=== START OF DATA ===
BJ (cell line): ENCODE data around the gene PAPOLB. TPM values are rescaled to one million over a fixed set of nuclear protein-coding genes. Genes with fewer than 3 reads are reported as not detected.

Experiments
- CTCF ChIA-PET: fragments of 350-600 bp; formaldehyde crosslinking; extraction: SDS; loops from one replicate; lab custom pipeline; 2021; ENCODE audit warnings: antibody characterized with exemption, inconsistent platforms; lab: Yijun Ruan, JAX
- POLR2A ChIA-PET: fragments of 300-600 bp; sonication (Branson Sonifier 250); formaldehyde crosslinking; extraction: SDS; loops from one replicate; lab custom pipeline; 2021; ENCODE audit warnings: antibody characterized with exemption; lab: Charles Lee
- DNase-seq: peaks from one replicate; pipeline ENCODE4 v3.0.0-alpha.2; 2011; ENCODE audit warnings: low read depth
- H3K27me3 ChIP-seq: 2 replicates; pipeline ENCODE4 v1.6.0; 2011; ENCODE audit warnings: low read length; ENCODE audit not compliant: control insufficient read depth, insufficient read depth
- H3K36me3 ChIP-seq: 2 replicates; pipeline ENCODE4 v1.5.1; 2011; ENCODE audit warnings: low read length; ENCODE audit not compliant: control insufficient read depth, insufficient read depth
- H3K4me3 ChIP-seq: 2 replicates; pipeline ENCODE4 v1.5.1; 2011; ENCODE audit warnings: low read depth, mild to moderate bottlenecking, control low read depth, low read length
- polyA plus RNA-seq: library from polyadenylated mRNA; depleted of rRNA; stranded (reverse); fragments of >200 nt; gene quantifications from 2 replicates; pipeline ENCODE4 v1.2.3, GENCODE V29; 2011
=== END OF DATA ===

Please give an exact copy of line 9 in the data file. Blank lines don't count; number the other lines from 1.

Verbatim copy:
- polyA plus RNA-seq: library from polyadenylated mRNA; depleted of rRNA; stranded (reverse); fragments of >200 nt; gene quantifications from 2 replicates; pipeline ENCODE4 v1.2.3, GENCODE V29; 2011